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A Recipe for Success

Quality components and sufficient resources make for successful plans.

April 15, 2013
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The recipe for “Make It Mine Chili” encourages the cook to select from various ingredients in soup creation to provide tasty results.

Meat: pick one—ground beef, pork shoulder, beef stew. I had hamburger in the freezer—selection made. Vegetables: pick one—carrots or celery, onions or sweet peppers. I like variety, so I picked them all. Beans: pick one—black, cannellini, pinto. Not interested; red beans will do. Liquid: pick one—beef broth, water, beer. Hmm. I did not choose broth or water.

No matter how my concoction would taste, I knew one thing for sure. I was hungry, and soup was for dinner. I had a culinary goal requiring essential components for successful completion.

No matter what I tossed in the soup, it was important that the ingredients be fresh and available. I needed a stove to cook it up, and would need a pot to cook it in.

Your projects, too, have basic requirements: financial means, time, technological capabilities, delivery methods, consumer connections, and an understanding of the end goal. Plans may have built-in variables, but quality components and sufficient resources make for successful results.

What’s cooking at your credit union?

Capable cooks

Happy, inspired employees make valuable contributions, and research findings this week suggest ways employers can help staff achieve.

Suppressed creativity is a malignant organizational tumor, claims a Harvard Business Review blog, “Seven Rules for Managing Creative People.”

Some keys to tap into and retain the resources of creative staffers include:

Do your employees know what recipe book you are reading from? Mutual understanding is crucial, according to “All Talk No Action: Why Company Strategy Often Falls on Deaf Ears.” 

Here, “Corporate consultants often say that a company’s success depends not only on having a clear vision, but the ability to articulate it to all levels of staff.” This article details a study in which a group of employees tried to identify their company’s strategies.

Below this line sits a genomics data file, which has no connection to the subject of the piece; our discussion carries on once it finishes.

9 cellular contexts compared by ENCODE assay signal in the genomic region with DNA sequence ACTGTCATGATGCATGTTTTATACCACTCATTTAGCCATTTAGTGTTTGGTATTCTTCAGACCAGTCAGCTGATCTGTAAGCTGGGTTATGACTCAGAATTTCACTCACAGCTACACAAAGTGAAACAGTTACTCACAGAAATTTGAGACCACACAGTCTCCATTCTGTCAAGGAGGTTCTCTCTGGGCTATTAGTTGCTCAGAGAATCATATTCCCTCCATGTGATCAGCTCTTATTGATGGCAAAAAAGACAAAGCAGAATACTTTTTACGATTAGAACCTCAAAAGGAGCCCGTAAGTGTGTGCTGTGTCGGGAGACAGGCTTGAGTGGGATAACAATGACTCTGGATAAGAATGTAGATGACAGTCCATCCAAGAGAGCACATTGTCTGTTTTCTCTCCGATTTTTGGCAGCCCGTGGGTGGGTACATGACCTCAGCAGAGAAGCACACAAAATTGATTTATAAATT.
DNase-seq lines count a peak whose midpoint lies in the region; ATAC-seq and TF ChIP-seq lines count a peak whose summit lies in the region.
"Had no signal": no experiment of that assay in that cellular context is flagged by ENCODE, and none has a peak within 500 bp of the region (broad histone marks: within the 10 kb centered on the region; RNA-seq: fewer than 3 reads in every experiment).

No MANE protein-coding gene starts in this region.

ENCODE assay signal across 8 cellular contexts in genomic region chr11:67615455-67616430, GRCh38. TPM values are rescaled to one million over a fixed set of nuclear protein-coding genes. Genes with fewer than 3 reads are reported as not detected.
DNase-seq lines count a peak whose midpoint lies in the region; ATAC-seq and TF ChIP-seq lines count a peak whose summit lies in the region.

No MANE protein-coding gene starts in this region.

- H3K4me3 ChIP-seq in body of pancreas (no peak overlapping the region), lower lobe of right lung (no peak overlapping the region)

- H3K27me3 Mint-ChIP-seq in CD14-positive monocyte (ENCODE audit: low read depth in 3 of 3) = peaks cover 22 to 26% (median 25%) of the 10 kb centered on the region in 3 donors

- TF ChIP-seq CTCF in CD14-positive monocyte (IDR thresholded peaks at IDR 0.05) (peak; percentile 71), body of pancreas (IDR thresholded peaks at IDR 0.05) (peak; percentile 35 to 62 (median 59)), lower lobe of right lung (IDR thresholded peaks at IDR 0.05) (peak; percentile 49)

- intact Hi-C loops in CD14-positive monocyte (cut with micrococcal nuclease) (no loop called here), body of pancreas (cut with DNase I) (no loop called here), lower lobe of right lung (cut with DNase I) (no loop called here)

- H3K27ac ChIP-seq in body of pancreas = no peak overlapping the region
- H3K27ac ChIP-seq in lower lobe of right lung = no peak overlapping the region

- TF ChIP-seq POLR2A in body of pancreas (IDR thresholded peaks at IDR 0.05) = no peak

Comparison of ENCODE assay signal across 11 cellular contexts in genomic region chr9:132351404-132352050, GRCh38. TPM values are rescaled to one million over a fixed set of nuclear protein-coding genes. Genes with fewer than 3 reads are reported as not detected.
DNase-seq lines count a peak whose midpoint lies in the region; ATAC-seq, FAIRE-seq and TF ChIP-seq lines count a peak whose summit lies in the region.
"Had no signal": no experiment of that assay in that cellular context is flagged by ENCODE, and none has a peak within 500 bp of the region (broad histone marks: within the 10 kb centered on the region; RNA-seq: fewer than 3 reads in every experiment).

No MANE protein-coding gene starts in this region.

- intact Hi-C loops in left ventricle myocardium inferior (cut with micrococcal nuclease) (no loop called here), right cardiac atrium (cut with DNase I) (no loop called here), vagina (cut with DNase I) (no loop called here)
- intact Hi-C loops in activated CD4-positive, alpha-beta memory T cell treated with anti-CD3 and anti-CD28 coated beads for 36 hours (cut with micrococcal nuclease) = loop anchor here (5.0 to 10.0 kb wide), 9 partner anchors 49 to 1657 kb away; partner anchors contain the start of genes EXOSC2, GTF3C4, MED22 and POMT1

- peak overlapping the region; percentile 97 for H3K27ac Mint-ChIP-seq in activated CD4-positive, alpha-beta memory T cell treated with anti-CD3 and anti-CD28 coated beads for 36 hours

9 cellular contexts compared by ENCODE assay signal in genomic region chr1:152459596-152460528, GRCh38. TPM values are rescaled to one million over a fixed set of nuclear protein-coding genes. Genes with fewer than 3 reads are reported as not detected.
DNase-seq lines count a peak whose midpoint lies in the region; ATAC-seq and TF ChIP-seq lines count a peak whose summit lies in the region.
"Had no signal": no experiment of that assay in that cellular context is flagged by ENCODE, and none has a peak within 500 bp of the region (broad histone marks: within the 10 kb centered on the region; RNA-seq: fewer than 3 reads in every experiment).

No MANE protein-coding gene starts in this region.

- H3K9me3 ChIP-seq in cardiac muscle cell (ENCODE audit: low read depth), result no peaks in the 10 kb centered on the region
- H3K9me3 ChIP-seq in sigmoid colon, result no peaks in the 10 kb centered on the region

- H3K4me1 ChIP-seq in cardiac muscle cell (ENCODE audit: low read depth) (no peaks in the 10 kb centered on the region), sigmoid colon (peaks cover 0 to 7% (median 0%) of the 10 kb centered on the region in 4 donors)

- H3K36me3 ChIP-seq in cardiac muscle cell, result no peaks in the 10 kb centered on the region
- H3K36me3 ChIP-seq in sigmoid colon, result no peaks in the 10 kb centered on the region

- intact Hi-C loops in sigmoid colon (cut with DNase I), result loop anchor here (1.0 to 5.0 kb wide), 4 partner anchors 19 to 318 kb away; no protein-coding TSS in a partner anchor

The results? “Only 29.3% of employees could correctly match their company to its publicly espoused strategy.”

The sentiment is, “if we are to avoid employee cynicism and truly motivate individuals to do well for both their companies and our society, then managers need to work harder not just in crafting these strategies but ensuring employees have the enthusiasm and instruction” for implementing and executing them.

Another painful realization of employer/employee disconnect is revealed in “How Employee Attrition Hurts the Bottom Line.” This interesting article examines how layoffs and voluntary departures damage the company brand and bottom line. Employee loss creates a perception of poor corporate performance by customers, which affects the brand.

These research findings validate this theory and conclude, “Continuity is vital in staffing, especially for service-oriented businesses that rely on building relationships with customers… Companies that are hit by waves of turnover see some of those bonds erode, and the damage to performance and profitability is tangible.”

One way to retain employees might be to focus on communication. See “Four Ways to Give Good Feedback” as outlined at Time.  Suggestions include providing information about the activities of the listener, not merely praise or criticism; presenting feedback in an accessible way; relating feedback to original goals; and designing feedback to “build metacognitive skills” for the listener who will learn to perform self-analysis.

Secret ingredients

Do you know what consumers need and how they behave? Some interesting food for thought on this is available for your digestion.

Find out “Among Hispanics, Who’s Leading Digital Adoption Trends?” 

For this cohort, “trends suggest growing disparity, rather than uniformity,” according to eMarketer. “The percentage of foreign-born and native-born Hispanics who use the web rose by 18 percentage points and 27 percentage points, respectively.” Further, “the pace of Internet uptake among Hispanics is the fastest of any other group.”

This thought-provoking analysis will help you tailor your marketing messages to this group of consumers.

Have you considered employment circumstances of veterans in your membership? See the “Employment Situation of Veterans 2012” by the Bureau of Labor Statistics.

“In 2012, 21.2 million men and women in the civilian noninstitutional population ages 18 and over were veterans,” a faction worth noting. Their experiences:

What about spending habits? Realize “Consumers Will Keep Spending as U.S. Hurdles Fade,” according to Bloomberg. “Consumer finances are in better shape,” and spending increases are credited in part to lessening consumer debt and an increase in housing acquisition that will increase demand for appliances and the like. Further, there is “pent-up demand to replace outdated automobiles.”

More good news for spending: tax refunds are hitting American pocketbooks, and “the current level of gas prices won’t hamper demand for other goods and services as much as in the past because households are buying more efficient vehicles, driving fewer miles, and opting to carpool more often.”

To cook up success, know what’s going on in your kitchen. I experimented with interesting options in my meal preparations, and even incorporated a dash of innovation.

The intended goal of the recipe was met because I stayed true to objectives with the use of high-quality ingredients, access to necessary resources for job completion, and dedication to follow-through in execution.

Soup’s on!

 

 

 

 

 

Lora Bray is a research librarian at CUNA.

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